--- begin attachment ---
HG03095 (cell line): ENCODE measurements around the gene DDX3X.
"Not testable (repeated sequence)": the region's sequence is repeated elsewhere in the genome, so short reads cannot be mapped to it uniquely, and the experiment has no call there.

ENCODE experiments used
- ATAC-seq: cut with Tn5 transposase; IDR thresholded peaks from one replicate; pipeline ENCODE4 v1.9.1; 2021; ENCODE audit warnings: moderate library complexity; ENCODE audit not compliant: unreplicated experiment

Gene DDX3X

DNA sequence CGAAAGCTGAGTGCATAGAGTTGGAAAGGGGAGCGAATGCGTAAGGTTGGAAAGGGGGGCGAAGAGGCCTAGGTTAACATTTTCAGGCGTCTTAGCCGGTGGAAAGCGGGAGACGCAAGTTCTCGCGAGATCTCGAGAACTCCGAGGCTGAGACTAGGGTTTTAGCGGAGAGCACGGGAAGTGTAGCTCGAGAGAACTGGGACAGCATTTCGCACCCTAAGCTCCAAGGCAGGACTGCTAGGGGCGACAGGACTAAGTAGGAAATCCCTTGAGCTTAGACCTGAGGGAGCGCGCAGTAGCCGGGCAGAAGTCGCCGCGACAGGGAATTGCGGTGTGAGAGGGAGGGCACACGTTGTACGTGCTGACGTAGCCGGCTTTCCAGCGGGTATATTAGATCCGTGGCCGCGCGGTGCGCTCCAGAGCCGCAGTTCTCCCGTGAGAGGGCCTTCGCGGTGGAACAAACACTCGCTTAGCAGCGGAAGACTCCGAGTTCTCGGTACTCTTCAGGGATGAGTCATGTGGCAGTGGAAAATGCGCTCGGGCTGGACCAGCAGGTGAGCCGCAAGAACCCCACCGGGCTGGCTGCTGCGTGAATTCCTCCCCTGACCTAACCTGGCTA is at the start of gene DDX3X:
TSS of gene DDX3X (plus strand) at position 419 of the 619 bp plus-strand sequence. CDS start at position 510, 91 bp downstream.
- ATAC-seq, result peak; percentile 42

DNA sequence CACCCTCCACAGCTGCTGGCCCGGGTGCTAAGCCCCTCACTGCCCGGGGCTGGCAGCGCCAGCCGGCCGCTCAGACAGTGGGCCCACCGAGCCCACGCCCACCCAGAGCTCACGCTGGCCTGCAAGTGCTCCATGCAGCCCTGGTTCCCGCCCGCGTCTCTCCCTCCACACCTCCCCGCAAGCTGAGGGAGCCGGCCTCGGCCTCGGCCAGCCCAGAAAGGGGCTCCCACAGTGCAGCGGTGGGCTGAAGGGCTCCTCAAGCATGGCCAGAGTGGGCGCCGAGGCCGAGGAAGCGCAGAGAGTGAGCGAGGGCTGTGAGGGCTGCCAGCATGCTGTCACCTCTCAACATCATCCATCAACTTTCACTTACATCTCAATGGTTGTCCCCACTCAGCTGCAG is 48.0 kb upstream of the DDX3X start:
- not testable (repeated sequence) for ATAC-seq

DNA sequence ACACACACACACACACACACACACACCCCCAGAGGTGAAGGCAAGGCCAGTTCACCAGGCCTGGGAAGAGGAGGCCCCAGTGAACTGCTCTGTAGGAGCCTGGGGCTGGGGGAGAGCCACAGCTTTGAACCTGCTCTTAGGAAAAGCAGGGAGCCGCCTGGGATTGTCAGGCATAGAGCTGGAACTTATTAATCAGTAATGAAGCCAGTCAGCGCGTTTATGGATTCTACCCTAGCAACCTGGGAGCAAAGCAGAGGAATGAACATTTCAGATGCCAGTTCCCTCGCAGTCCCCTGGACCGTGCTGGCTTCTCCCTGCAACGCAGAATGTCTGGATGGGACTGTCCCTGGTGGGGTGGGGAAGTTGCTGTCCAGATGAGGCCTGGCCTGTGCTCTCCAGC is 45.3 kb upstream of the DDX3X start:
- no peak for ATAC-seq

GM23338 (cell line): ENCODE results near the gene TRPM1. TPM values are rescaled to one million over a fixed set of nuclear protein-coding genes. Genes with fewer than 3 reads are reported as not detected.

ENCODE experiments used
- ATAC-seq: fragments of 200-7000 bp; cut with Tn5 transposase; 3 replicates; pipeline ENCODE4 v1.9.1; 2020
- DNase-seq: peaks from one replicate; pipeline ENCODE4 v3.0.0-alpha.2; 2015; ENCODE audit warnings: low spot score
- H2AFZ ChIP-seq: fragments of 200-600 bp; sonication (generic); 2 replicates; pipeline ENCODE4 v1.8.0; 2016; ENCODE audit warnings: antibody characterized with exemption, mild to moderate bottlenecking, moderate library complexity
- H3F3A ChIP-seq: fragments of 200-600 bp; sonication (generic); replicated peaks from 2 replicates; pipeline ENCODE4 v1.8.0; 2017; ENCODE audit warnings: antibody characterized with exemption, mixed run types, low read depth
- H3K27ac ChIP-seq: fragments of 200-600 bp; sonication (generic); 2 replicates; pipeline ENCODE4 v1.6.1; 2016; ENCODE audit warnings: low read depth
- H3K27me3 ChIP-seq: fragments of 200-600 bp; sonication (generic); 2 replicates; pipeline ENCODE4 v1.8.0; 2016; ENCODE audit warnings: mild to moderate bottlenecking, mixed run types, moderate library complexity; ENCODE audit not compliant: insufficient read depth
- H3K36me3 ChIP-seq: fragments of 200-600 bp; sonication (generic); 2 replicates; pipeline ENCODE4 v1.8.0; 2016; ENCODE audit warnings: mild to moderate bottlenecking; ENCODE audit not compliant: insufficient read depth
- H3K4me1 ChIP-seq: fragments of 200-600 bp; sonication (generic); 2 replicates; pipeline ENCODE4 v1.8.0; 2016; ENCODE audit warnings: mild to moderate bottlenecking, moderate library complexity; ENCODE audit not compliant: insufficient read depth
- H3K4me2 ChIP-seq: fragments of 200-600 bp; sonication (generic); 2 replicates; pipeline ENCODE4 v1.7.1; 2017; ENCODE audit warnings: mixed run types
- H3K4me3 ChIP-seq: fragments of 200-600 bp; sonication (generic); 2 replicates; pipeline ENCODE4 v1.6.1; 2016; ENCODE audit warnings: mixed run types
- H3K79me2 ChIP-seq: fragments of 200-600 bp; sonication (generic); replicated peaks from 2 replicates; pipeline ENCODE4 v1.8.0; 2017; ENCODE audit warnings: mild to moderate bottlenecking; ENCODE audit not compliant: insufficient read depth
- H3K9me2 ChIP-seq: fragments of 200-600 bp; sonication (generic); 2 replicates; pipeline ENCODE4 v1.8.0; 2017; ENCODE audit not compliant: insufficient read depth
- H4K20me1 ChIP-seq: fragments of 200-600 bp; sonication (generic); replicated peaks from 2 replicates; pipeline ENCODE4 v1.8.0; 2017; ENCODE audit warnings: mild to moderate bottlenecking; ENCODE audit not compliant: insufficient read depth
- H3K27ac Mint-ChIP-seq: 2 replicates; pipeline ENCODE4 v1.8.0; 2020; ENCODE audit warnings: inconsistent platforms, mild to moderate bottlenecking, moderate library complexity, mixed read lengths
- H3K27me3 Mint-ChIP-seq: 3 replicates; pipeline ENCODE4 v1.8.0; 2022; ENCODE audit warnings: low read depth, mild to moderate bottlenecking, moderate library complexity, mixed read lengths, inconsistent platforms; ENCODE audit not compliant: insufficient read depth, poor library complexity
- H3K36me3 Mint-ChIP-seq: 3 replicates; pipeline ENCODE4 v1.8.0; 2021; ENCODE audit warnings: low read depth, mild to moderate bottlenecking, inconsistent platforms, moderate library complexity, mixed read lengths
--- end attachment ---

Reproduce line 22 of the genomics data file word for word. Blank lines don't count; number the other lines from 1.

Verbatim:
- H3K4me1 ChIP-seq: fragments of 200-600 bp; sonication (generic); 2 replicates; pipeline ENCODE4 v1.8.0; 2016; ENCODE audit warnings: mild to moderate bottlenecking, moderate library complexity; ENCODE audit not compliant: insufficient read depth